While some Catalan people might indeed be nationalists, not everyone is. And in this way, accepting a simplistic representation of individuals limits our understanding of complex human beings, and complex societies. Not only is this unfair, it is also dangerous, as it puts social cohesion at risk.
As a researcher of intercultural communication and education, I spend a lot of my time investigating how people can learn to accept and respect cultural diversity. I also look into how people can interact peacefully with those who are different from themselves. These are important skills to have, because all of us encounter people who are culturally different to us on a daily basis. This can either be in the immediate reality or mentally – through things like newspapers, TV, books and films.
The Catalan crisis has shown how people living in the same country can have strongly opposing views – which are sometimes different to friends, family members or neighbours. And for some of these people, inflamed passions and lack of understanding have led to violence and misunderstandings, protests and the severing of personal relationships.
It is clear then that being able to accept and respect other people’s views and cultures helps people to live harmoniously in multicultural societies. And in this way, there is a lot that can be learnt from what has happened in Spain.
1. No two people are the same
In the midst of the current political conflict in Spain, it is important to attempt to understand what may unite the Catalan people, but also to develop an understanding of the unique complexity of each person. Catalan people do not make up a homogeneous group – based on their shared (national) culture. Nor does any given group of people.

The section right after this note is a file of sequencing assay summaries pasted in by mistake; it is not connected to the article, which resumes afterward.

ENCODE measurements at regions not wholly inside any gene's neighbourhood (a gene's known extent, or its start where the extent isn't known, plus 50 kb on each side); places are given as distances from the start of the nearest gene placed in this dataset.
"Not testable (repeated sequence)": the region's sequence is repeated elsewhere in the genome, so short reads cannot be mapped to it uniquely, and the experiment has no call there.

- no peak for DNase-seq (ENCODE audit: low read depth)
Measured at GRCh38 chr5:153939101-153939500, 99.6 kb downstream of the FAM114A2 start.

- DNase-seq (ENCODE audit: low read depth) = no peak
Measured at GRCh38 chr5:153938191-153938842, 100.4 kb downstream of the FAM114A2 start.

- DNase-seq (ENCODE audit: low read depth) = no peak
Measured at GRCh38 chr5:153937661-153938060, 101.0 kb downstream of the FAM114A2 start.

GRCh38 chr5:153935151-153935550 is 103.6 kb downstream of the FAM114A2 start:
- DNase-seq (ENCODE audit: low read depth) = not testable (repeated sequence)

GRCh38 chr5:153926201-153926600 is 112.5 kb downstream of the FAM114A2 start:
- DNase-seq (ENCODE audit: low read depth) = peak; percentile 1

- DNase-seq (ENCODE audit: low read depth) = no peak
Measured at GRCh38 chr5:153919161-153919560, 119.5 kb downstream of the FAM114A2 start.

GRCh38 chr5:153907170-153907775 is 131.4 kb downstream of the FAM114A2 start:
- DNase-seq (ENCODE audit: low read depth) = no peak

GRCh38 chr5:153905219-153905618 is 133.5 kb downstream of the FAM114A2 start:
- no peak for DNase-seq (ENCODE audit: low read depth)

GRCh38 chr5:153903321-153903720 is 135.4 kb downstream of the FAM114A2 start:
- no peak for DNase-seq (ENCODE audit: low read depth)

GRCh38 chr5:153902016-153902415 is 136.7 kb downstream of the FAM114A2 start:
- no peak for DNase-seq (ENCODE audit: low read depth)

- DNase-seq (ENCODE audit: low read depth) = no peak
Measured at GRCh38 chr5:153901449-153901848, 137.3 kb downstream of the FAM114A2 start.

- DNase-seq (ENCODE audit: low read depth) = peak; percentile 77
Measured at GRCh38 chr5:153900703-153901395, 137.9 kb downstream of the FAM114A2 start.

The contemporary societies we live in are multicultural. And a broad understanding of culture involves differences among the citizens of such societies in terms of nationality, ethnicity, language, religion, gender, sexual orientation, abilities and disabilities. In this way, we all belong to multiple cultural groups and as a result have multiple cultural identities.
2. It’s time to ditch the stereotypes
To coexist peacefully in any multicultural society, we need to resist the human tendency of thinking in stereotypes and of ascribing imaginary identities to others. Thinking in stereotypes prevents people from grasping individual complexity. Stereotypes reduce individuals to a prevalent characteristic – which can be real or imaginary. Even when an attribute is real, it might not be stable over time and across different situations. This is because culture is something that is fluid, dynamic and context-specific – it is ever changing and always evolving, just like us.
3. It’s not just enough to have an opinion
Everyone has the right to agree or disagree with the fight of some Catalan people to gain their independence from Spain. In fact, in democratic societies, we are all free to hold and respectfully support our own opinion on any matter. But this right comes with a responsibility: to learn as much as possible about the matter at hand and about the people involved. For example, many people still don’t know that Catalunya is an autonomous region of Spain, with its own language, its own historical and cultural heritage.
4. Walking in someone else’s shoes pays off
One of the most powerful ways of understanding others is by stepping into their shoes, to see the world through their eyes. Empathy can be defined as:
The ability to identify with or understand the perspective, experiences, or motivations of another individual and to comprehend and share another individual’s emotional state.
No doubt, empathising with others takes an effort and requires people to step-out of their comfort zone. But caring for others is a social investment – because everyone will ultimately benefit from a spirit of mutual understanding and care.
Thinking and acting in these ways – with more knowledge and with greater empathy, without prejudice, and without leaning on stereotypes – would allow people to value those who think and feel differently. And it would also make it easier for the voices of the “smaller”, the “weaker”, or simply the “other” to be heard and respected.